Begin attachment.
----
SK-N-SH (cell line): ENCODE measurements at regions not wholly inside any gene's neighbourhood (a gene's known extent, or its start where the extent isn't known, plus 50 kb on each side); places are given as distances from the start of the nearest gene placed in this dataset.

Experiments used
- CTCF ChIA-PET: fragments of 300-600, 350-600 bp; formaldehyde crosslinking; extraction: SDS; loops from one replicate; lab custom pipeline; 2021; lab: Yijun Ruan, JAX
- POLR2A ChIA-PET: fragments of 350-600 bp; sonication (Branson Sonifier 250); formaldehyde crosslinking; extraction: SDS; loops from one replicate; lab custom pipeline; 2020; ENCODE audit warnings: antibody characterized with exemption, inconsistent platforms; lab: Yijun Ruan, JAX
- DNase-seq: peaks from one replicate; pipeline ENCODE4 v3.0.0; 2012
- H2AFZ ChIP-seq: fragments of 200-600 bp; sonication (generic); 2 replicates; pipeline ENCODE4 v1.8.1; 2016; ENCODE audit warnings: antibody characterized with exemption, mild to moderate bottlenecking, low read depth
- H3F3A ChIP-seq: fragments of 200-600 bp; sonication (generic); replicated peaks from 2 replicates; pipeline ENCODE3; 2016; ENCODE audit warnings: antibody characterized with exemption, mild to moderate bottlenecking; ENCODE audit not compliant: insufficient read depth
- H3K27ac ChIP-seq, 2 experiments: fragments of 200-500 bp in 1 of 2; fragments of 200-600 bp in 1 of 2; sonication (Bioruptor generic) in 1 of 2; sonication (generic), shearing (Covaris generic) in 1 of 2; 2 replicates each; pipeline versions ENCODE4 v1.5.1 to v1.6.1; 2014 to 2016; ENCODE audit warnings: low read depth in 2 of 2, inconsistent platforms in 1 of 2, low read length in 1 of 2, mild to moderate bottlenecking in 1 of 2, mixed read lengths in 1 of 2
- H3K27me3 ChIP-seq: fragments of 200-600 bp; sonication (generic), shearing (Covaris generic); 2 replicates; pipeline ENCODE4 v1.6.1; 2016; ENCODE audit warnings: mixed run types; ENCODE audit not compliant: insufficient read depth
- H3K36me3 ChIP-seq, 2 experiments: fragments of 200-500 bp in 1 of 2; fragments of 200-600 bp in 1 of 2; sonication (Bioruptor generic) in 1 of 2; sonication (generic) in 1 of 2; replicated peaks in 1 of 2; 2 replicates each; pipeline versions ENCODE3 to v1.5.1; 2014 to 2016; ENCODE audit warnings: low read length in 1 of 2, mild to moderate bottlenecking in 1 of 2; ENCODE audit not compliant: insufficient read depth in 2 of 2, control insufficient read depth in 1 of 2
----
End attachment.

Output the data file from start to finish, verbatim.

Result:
SK-N-SH (cell line): ENCODE measurements at regions not wholly inside any gene's neighbourhood (a gene's known extent, or its start where the extent isn't known, plus 50 kb on each side); places are given as distances from the start of the nearest gene placed in this dataset.

Experiments used
- CTCF ChIA-PET: fragments of 300-600, 350-600 bp; formaldehyde crosslinking; extraction: SDS; loops from one replicate; lab custom pipeline; 2021; lab: Yijun Ruan, JAX
- POLR2A ChIA-PET: fragments of 350-600 bp; sonication (Branson Sonifier 250); formaldehyde crosslinking; extraction: SDS; loops from one replicate; lab custom pipeline; 2020; ENCODE audit warnings: antibody characterized with exemption, inconsistent platforms; lab: Yijun Ruan, JAX
- DNase-seq: peaks from one replicate; pipeline ENCODE4 v3.0.0; 2012
- H2AFZ ChIP-seq: fragments of 200-600 bp; sonication (generic); 2 replicates; pipeline ENCODE4 v1.8.1; 2016; ENCODE audit warnings: antibody characterized with exemption, mild to moderate bottlenecking, low read depth
- H3F3A ChIP-seq: fragments of 200-600 bp; sonication (generic); replicated peaks from 2 replicates; pipeline ENCODE3; 2016; ENCODE audit warnings: antibody characterized with exemption, mild to moderate bottlenecking; ENCODE audit not compliant: insufficient read depth
- H3K27ac ChIP-seq, 2 experiments: fragments of 200-500 bp in 1 of 2; fragments of 200-600 bp in 1 of 2; sonication (Bioruptor generic) in 1 of 2; sonication (generic), shearing (Covaris generic) in 1 of 2; 2 replicates each; pipeline versions ENCODE4 v1.5.1 to v1.6.1; 2014 to 2016; ENCODE audit warnings: low read depth in 2 of 2, inconsistent platforms in 1 of 2, low read length in 1 of 2, mild to moderate bottlenecking in 1 of 2, mixed read lengths in 1 of 2
- H3K27me3 ChIP-seq: fragments of 200-600 bp; sonication (generic), shearing (Covaris generic); 2 replicates; pipeline ENCODE4 v1.6.1; 2016; ENCODE audit warnings: mixed run types; ENCODE audit not compliant: insufficient read depth
- H3K36me3 ChIP-seq, 2 experiments: fragments of 200-500 bp in 1 of 2; fragments of 200-600 bp in 1 of 2; sonication (Bioruptor generic) in 1 of 2; sonication (generic) in 1 of 2; replicated peaks in 1 of 2; 2 replicates each; pipeline versions ENCODE3 to v1.5.1; 2014 to 2016; ENCODE audit warnings: low read length in 1 of 2, mild to moderate bottlenecking in 1 of 2; ENCODE audit not compliant: insufficient read depth in 2 of 2, control insufficient read depth in 1 of 2